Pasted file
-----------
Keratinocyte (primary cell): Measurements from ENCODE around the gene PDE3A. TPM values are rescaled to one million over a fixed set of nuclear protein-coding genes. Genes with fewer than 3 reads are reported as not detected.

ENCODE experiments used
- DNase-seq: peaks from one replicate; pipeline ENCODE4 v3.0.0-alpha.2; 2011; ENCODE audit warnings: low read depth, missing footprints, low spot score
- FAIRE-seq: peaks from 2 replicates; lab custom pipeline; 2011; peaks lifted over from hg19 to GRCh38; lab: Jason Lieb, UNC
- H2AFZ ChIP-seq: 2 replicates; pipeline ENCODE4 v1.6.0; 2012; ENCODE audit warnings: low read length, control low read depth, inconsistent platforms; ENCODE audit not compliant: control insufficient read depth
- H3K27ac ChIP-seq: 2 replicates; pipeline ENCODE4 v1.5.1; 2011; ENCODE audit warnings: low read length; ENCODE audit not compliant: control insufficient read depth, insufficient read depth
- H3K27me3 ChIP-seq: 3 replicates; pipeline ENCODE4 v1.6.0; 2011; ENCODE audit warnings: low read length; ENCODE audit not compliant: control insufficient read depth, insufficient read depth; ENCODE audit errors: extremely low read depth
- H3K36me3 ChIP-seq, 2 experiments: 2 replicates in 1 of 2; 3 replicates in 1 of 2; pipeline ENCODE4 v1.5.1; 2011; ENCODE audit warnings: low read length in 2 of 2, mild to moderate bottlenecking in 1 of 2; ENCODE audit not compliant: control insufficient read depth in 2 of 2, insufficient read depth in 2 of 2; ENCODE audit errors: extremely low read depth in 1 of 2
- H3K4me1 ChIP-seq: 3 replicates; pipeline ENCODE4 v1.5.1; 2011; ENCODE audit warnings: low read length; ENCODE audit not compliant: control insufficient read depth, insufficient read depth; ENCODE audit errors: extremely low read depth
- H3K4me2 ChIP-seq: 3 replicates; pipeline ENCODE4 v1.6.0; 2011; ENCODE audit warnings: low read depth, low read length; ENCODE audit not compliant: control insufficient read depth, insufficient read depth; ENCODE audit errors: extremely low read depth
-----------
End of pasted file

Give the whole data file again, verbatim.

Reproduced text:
Keratinocyte (primary cell): Measurements from ENCODE around the gene PDE3A. TPM values are rescaled to one million over a fixed set of nuclear protein-coding genes. Genes with fewer than 3 reads are reported as not detected.

ENCODE experiments used
- DNase-seq: peaks from one replicate; pipeline ENCODE4 v3.0.0-alpha.2; 2011; ENCODE audit warnings: low read depth, missing footprints, low spot score
- FAIRE-seq: peaks from 2 replicates; lab custom pipeline; 2011; peaks lifted over from hg19 to GRCh38; lab: Jason Lieb, UNC
- H2AFZ ChIP-seq: 2 replicates; pipeline ENCODE4 v1.6.0; 2012; ENCODE audit warnings: low read length, control low read depth, inconsistent platforms; ENCODE audit not compliant: control insufficient read depth
- H3K27ac ChIP-seq: 2 replicates; pipeline ENCODE4 v1.5.1; 2011; ENCODE audit warnings: low read length; ENCODE audit not compliant: control insufficient read depth, insufficient read depth
- H3K27me3 ChIP-seq: 3 replicates; pipeline ENCODE4 v1.6.0; 2011; ENCODE audit warnings: low read length; ENCODE audit not compliant: control insufficient read depth, insufficient read depth; ENCODE audit errors: extremely low read depth
- H3K36me3 ChIP-seq, 2 experiments: 2 replicates in 1 of 2; 3 replicates in 1 of 2; pipeline ENCODE4 v1.5.1; 2011; ENCODE audit warnings: low read length in 2 of 2, mild to moderate bottlenecking in 1 of 2; ENCODE audit not compliant: control insufficient read depth in 2 of 2, insufficient read depth in 2 of 2; ENCODE audit errors: extremely low read depth in 1 of 2
- H3K4me1 ChIP-seq: 3 replicates; pipeline ENCODE4 v1.5.1; 2011; ENCODE audit warnings: low read length; ENCODE audit not compliant: control insufficient read depth, insufficient read depth; ENCODE audit errors: extremely low read depth
- H3K4me2 ChIP-seq: 3 replicates; pipeline ENCODE4 v1.6.0; 2011; ENCODE audit warnings: low read depth, low read length; ENCODE audit not compliant: control insufficient read depth, insufficient read depth; ENCODE audit errors: extremely low read depth